Zero Waste Garment Designing for Your Projects

The fashion industry has always longed towards achieving higher fabric consumption and Zero waste apparel design might be the key to that. This article describes what the zero waste garment is and how is it different from traditional apparel designing.

What is Zero Waste Apparel Designing?

According to Redress, it is a design technique which is aimed to eliminate textile waste at the design stage itself. 
In a traditional design, approximately 15-20% of the textiles for the garment are intended to be thrown on the cutting room floor. While all the manufacturers are looking for solutions to decrease this percentage, the limit comes from the pattern of the garments itself. 
Traditional garments are made of components of different shapes with curved seams, hems, borders which hardly matches with any other components of any shape and are very strict towards grain line.
This leads to spaces in between the components on the marker which scarcely get covered by smaller components leaving it for wastage. This wastage in fabric not only symbolises the loss in money but also resources like natural and human labour which was endowed in making of the textile.

Thus it makes only sense to minimize the wastage as much as possible and Zero waste design takes this approach to aim at zero wastage in making apparel. The idea for Zero-waste design is not something new as we have been practising this since ever with the use of sarees back in Indus Valley Civilization at around 2800-1800 BCE along with other dresses like Japanese Kimono, Greek‘s Dorian Chiton and Chlamys etc. Back then textiles were considered a valuable product but with the advent of Industrial revolution and at present fast-fashion, the value of textiles had decreased so much that it is considered the least of importance in the entire design process of a garment and it became justifiable.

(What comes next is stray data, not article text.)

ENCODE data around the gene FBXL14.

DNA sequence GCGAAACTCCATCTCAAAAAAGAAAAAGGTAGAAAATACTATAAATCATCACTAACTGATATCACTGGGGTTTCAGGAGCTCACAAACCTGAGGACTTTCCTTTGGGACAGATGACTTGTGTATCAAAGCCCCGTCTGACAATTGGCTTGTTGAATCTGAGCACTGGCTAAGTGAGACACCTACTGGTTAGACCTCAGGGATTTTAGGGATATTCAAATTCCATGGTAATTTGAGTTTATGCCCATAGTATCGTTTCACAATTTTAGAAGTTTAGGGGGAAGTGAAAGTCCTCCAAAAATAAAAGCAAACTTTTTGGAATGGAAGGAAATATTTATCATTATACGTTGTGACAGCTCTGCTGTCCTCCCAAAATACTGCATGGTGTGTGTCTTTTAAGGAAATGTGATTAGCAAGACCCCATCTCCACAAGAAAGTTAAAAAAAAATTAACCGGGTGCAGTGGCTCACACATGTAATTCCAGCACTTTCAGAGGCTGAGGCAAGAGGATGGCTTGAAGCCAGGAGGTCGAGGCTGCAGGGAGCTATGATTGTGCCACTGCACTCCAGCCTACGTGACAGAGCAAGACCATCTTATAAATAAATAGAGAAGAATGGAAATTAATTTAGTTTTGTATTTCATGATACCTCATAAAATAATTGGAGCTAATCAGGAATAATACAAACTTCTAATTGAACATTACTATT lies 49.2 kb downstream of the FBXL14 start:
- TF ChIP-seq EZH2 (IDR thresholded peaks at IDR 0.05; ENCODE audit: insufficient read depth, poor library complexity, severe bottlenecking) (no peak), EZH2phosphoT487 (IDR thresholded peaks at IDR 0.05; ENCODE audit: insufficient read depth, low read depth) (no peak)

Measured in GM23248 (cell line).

Related Post: Making Zero Waste Garments - The Latest Approach to Sustainable Fashion

Techniques of Zero-waste design

Zero waste apparel designing can be achieved by two different types of techniques. The first is achieved by manipulating the 2D fabric to cover the wearer and the second is achieved by designing garment components which fits the length of the fabric with zero wastage in between.

The first process uses a series of fabric manipulation such as origami, draping, pleats, folds etc. to cover a portion of the body or to hide excess fabrics. These may also include attachment at certain places with preferably fusing or sewing for easier placement. These garments should have a minimum of seams or cuts as they can lead to fabric wastage.

Fig: Ferrando Chan, created this cape by making a zero-waste design pattern

For the second process, garment components have to be made so that the patterns, on laying flat cover the entire length of the fabric with a minimum of space left for wastage. Traditional marker plans always aspire towards maximum efficiency in layout of pattern pieces but due to uneven shapes of the pattern, there is wastage. This process of Zero waste design works to design the garment and its components such that all the components arranged together like a huge jigsaw puzzle on laying.